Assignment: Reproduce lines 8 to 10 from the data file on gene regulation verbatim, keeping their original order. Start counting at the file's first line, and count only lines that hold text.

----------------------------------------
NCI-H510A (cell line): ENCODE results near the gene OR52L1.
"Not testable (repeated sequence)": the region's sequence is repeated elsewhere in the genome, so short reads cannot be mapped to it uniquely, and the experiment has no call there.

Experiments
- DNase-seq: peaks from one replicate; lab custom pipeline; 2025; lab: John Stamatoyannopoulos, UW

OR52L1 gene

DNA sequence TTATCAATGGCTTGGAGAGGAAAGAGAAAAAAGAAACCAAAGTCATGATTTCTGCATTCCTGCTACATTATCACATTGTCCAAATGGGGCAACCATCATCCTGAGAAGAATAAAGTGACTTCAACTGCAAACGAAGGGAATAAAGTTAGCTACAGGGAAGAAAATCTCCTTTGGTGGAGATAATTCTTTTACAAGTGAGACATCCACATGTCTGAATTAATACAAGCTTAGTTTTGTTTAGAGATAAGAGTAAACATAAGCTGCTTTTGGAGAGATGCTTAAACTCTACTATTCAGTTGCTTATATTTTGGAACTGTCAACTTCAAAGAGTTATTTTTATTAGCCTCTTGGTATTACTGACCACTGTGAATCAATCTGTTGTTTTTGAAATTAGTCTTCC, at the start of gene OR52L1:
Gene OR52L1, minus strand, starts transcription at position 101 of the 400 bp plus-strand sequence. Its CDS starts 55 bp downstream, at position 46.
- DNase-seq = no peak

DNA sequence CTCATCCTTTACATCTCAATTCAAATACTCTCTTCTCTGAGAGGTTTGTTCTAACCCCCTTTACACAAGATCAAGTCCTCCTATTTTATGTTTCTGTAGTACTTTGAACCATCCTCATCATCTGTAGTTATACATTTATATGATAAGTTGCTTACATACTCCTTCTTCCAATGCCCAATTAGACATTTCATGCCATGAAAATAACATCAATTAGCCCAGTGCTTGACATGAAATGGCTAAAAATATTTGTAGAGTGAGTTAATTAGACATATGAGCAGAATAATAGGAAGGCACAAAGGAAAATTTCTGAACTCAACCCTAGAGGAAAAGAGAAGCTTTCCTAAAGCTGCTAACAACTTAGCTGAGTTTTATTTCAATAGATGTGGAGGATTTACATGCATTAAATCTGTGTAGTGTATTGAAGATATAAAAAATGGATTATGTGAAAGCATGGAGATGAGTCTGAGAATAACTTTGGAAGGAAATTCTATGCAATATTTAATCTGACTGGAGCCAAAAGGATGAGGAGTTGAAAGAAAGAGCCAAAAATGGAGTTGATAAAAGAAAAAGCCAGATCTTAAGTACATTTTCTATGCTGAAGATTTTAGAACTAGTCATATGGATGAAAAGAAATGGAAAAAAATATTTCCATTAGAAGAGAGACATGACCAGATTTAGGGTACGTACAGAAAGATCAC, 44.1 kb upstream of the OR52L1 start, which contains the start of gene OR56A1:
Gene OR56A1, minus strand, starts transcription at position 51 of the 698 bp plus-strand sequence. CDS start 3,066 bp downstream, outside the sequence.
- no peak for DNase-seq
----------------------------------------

- DNase-seq = no peak

DNA sequence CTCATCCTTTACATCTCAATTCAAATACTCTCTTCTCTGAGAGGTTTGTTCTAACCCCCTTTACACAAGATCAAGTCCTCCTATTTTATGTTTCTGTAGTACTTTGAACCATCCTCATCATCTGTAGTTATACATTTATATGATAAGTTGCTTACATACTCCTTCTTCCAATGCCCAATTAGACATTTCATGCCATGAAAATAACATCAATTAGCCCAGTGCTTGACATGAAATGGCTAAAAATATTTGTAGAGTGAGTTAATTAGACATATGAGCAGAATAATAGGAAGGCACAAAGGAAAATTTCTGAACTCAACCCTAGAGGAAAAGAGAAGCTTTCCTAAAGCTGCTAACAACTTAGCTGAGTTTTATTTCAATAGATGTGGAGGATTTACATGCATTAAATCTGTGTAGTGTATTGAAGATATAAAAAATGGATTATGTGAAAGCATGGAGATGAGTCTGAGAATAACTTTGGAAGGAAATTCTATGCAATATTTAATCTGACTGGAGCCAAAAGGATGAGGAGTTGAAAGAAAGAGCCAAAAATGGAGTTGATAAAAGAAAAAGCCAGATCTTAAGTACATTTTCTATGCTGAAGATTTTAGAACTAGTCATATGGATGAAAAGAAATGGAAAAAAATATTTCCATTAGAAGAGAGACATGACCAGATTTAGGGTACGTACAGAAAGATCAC, 44.1 kb upstream of the OR52L1 start, which contains the start of gene OR56A1:
Gene OR56A1, minus strand, starts transcription at position 51 of the 698 bp plus-strand sequence. CDS start 3,066 bp downstream, outside the sequence.